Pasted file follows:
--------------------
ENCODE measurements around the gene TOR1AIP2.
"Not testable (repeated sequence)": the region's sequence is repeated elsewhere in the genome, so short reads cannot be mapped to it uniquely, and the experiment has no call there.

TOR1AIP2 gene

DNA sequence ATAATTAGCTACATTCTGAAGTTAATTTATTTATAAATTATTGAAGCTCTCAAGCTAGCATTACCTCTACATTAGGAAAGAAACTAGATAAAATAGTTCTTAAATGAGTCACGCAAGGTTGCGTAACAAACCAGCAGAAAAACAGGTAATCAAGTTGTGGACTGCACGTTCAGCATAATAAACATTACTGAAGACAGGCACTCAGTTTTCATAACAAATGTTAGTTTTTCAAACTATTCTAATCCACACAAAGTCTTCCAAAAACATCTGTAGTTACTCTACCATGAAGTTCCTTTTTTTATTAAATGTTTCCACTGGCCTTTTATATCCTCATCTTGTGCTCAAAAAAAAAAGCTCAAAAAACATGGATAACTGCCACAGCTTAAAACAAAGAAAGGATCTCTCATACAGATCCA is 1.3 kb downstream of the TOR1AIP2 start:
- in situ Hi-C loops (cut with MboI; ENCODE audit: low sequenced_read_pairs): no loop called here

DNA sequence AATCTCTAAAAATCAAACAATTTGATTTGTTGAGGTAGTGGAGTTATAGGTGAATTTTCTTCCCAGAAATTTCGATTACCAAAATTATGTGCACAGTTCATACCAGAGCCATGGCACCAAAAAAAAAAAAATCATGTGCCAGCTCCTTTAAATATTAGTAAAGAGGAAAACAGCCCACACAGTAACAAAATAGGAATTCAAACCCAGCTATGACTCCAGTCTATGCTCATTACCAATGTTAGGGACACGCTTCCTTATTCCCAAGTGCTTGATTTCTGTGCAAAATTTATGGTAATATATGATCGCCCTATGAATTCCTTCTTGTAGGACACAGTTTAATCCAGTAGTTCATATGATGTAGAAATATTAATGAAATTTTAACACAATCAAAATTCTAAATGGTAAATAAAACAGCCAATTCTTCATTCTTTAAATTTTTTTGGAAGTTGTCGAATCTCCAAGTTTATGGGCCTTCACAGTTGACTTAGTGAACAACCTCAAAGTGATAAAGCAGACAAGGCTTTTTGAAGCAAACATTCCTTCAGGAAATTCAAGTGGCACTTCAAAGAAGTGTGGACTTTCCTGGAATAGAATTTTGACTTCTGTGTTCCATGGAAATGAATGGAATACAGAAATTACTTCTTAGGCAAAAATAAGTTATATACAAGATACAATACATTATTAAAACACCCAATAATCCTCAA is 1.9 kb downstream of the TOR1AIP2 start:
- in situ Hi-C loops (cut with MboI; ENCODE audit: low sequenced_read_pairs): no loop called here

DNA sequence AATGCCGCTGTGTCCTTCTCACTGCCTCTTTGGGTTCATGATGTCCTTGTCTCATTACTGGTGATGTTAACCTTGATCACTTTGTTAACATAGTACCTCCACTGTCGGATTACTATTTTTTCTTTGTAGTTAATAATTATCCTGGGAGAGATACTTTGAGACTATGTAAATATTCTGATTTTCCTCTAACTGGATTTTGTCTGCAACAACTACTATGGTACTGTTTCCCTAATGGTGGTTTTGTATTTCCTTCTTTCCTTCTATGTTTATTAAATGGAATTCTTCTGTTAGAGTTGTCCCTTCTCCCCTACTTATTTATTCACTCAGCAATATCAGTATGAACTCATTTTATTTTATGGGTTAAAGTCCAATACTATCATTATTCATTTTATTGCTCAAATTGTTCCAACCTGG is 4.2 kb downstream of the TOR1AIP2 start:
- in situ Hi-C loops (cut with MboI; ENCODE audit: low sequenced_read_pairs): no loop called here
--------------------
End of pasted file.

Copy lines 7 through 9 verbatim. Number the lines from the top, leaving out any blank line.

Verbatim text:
- in situ Hi-C loops (cut with MboI; ENCODE audit: low sequenced_read_pairs): no loop called here

DNA sequence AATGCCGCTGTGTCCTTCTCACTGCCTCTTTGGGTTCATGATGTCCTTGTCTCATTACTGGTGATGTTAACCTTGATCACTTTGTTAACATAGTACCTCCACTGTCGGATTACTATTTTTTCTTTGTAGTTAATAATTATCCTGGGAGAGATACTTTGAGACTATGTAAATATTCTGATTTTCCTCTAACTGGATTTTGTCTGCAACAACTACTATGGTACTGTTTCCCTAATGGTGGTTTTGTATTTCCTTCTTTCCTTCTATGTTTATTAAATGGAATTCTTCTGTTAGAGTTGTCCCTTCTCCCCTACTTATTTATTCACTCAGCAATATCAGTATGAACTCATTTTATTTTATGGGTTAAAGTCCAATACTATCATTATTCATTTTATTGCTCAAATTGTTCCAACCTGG is 4.2 kb downstream of the TOR1AIP2 start:
- in situ Hi-C loops (cut with MboI; ENCODE audit: low sequenced_read_pairs): no loop called here